SOMns aims to be a general purpose language that supports a wide range of use cases. Some applications might need to interact with the underlying system. For instance, one might want to open network sockets, access operating system functionality, or use Java libraries.

To avoid having to include all this functionality directly, SOMns offers a mechanism for extensions. Such extensions can provide functionality in Java and expose it to the language as normal Newspeak objects.

Typically, such extensions should be restricted to functionality that cannot otherwise be realized with SOMns.

An alternative to extensions would be Truffle's interop, which enables the use of other Truffle languages from within SOMns. However, SOMns' interop support is currently very limited.

General Design of Extension Modules

Extension modules can be loaded the same way as normal modules and present themselves as normal Newspeak classes. Thus, there is no visible difference between normal modules and extension modules from the language perspective.

Let's assume we have an extension that provides support for a database. It might be used as follows:

public loadExtensionAndConnect = (
  | (* load a .jar file instead of a .ns file *)
    moduleClass = system loadModule: 'database.jar'.
    (* instantiate the module class *)
    module = moduleClass new. |

  (* connect to database and perform a query *)
  module connectTo: 'localhost'.
  ^ module query: 'SELECT * FROM table'

To preserve the semantics of normal Newspeak classes, modules are isolated from each other and themselves. Thus, if an extension module is loaded multiple times, state that it maintains is kept separated.

Creating an Extension Module

Extension modules are realized as standard JAR files, which contain a properties file that identifies the class implementing the Extension interface, as well as a set of Truffle nodes annotated with @Primitive. The nodes are used to create a class, which offers them as normal methods.

As a simple example, let's implement a minimal counter primitive:

package ext;

@Primitive(primitive = "inc")
public class IncPrim extends UnaryExpressionNode {
  static long cnt = 0;

  public Object inc(Object receiver) {
    cnt += 1;
    return cnt;

The IncPrim node uses @Primitive to define a primitive method named inc. Its implementation simply increments a counter by one. Note that the node is a unary node, which means it takes one argument. In Newspeak, the first argument, i.e., the receiver is always present, but in this case it is simply ignored by the inc(.) method.

Note further the use of @GenerateNodeFactory. The annotation ensures that a factory class is generated, which we use when creating the module class and the methods corresponding to these primitives.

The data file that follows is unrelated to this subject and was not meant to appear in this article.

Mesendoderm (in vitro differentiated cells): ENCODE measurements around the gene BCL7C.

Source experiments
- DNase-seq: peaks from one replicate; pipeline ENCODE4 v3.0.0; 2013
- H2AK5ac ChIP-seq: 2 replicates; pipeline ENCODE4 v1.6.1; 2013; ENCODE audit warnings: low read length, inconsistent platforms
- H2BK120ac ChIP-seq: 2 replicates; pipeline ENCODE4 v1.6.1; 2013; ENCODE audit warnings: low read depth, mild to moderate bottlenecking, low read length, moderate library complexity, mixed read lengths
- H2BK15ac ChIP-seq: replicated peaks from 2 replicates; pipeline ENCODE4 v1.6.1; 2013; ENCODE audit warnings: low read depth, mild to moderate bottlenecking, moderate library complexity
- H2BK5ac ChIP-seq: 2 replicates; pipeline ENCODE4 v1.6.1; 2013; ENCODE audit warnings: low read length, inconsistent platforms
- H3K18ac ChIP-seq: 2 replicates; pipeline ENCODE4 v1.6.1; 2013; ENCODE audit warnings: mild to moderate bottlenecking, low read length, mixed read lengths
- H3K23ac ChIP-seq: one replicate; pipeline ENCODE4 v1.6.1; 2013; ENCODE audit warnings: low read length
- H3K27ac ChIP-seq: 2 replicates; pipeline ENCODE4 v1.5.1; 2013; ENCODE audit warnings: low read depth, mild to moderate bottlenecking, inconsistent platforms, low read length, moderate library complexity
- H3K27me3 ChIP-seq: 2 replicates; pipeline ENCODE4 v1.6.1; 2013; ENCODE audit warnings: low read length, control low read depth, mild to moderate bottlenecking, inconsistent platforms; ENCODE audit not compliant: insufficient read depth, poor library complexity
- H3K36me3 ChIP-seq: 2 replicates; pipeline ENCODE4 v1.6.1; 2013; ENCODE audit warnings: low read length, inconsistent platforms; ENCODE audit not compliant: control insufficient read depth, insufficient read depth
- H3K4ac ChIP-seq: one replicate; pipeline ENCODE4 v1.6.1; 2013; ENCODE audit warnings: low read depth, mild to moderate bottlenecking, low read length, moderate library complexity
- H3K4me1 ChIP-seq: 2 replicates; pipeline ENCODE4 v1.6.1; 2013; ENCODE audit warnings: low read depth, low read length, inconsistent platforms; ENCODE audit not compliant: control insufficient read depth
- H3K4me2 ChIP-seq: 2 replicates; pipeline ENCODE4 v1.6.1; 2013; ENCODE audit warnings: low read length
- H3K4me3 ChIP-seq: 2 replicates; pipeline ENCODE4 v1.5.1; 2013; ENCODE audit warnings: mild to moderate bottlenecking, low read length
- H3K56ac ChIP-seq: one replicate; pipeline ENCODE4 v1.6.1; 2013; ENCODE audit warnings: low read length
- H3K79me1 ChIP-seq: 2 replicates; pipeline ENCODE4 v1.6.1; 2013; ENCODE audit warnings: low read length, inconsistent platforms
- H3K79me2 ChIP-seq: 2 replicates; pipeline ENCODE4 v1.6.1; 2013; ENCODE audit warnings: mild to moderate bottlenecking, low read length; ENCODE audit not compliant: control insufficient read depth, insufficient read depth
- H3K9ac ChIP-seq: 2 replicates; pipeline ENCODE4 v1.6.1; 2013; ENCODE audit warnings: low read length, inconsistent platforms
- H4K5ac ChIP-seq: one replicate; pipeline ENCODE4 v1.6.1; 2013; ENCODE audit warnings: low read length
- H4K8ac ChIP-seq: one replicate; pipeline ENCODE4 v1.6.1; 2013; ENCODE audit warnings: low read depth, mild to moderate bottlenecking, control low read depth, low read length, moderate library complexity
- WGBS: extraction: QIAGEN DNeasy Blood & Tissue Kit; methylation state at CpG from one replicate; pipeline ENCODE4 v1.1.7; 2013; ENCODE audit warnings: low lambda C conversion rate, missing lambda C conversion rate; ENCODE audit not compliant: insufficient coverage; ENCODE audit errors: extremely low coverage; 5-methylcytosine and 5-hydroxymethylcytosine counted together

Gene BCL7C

The second element we need is an implementation of Extension. In this example it is simply:

package ext;

public class Extension implements som.vm.Extension {
  public List<Specializer<VM, ExpressionNode, SSymbol>> getSpecializers() {
    List<Specializer<VM, ExpressionNode, SSymbol>> specializers = new ArrayList<>();
    PrimitiveLoader.add(specializers, IncPrimFactory.getFactory());
    return specializers;

An extension needs to provide a list of node factories, which are referring to node annotated with @Primitive.

The final element we need is the properties file. It needs to be named somns.extension and be placed in the root of the JAR. It defines which class provides the factories, and in this case it is:


With the primitive nodes, the Extension class, and the somns.extension file, we have everything we need in the JAR file. To use it, as in the first example, we can use system loadModule: 'test.jar'.

Example Extension and Extension Structure

For the full implementation of the example see core-lib/TestSuite/extension.

The general recommended structure of such an extension could be something like the following:

build      # build directory, for jars and compiled classes
libs       # possible Java dependencies
src        # source directory for Java sources
.gitignore # ignore things like 'src_gen', which don't need to be checked into
           # the repository
build.xml  # Ant build script
src_gen    # for classes generated by the Truffle DSL
README.md  # general description and introduction to the extension

Additional Dependencies

As indicated, one reason to use SOMns extensions is to make Java libraries available to SOMns applications. Such libraries can depend themselves on other libraries. To express such dependencies, we rely on Java's support for JAR classpathes.

Dependencies therefore can be indicated with the Class-Path attribute of the META-INF/MANIFEST.MF file.

When assembling a JAR with Ant, the dependency could be added to the classpath for instance like this:

<jar destfile="${build.dir}/test-extension.jar" basedir="${classes.dir}">
    <attribute name="Class-Path" value="libs/extension-dep.jar" />